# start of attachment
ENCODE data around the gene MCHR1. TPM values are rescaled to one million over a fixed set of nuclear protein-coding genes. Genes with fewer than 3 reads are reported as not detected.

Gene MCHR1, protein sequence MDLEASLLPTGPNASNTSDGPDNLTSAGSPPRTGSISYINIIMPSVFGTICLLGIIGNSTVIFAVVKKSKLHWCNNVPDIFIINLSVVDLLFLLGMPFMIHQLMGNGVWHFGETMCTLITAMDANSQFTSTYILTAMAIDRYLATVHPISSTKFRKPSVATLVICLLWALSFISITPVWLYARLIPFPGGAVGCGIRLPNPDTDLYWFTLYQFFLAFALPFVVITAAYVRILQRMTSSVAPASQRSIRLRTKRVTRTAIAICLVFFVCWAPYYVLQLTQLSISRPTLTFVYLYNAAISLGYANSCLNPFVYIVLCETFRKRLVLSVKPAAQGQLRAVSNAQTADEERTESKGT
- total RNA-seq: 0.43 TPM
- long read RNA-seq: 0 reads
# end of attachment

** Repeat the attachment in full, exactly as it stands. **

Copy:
ENCODE data around the gene MCHR1. TPM values are rescaled to one million over a fixed set of nuclear protein-coding genes. Genes with fewer than 3 reads are reported as not detected.

Gene MCHR1, protein sequence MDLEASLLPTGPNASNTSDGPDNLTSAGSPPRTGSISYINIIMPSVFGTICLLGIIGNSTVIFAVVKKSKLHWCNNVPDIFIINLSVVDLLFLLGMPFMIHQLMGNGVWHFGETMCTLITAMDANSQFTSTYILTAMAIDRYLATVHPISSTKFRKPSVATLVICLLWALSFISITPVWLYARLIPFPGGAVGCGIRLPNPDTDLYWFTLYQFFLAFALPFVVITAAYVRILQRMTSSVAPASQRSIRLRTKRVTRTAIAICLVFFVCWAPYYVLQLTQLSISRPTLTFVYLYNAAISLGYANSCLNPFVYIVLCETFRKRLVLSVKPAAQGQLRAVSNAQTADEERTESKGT
- total RNA-seq: 0.43 TPM
- long read RNA-seq: 0 reads